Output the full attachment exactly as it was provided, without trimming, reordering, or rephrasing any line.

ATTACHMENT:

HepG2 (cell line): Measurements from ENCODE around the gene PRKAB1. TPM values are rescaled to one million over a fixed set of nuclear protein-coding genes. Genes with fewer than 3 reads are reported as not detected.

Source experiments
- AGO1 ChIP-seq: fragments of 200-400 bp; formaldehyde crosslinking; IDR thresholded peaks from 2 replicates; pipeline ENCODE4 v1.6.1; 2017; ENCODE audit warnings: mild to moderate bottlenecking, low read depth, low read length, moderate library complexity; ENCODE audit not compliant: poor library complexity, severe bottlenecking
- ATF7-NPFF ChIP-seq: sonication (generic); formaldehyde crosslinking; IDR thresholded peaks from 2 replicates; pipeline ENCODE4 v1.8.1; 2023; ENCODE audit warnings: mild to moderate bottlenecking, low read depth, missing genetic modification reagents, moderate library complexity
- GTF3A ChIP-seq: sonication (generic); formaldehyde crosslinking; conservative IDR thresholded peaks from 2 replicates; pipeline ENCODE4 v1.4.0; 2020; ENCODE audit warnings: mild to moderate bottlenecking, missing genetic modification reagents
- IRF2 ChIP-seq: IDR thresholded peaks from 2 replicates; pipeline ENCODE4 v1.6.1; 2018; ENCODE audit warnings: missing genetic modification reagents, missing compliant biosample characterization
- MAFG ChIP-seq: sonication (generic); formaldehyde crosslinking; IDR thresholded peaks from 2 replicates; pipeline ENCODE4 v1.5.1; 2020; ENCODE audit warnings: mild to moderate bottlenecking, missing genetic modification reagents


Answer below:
HepG2 (cell line): Measurements from ENCODE around the gene PRKAB1. TPM values are rescaled to one million over a fixed set of nuclear protein-coding genes. Genes with fewer than 3 reads are reported as not detected.

Source experiments
- AGO1 ChIP-seq: fragments of 200-400 bp; formaldehyde crosslinking; IDR thresholded peaks from 2 replicates; pipeline ENCODE4 v1.6.1; 2017; ENCODE audit warnings: mild to moderate bottlenecking, low read depth, low read length, moderate library complexity; ENCODE audit not compliant: poor library complexity, severe bottlenecking
- ATF7-NPFF ChIP-seq: sonication (generic); formaldehyde crosslinking; IDR thresholded peaks from 2 replicates; pipeline ENCODE4 v1.8.1; 2023; ENCODE audit warnings: mild to moderate bottlenecking, low read depth, missing genetic modification reagents, moderate library complexity
- GTF3A ChIP-seq: sonication (generic); formaldehyde crosslinking; conservative IDR thresholded peaks from 2 replicates; pipeline ENCODE4 v1.4.0; 2020; ENCODE audit warnings: mild to moderate bottlenecking, missing genetic modification reagents
- IRF2 ChIP-seq: IDR thresholded peaks from 2 replicates; pipeline ENCODE4 v1.6.1; 2018; ENCODE audit warnings: missing genetic modification reagents, missing compliant biosample characterization
- MAFG ChIP-seq: sonication (generic); formaldehyde crosslinking; IDR thresholded peaks from 2 replicates; pipeline ENCODE4 v1.5.1; 2020; ENCODE audit warnings: mild to moderate bottlenecking, missing genetic modification reagents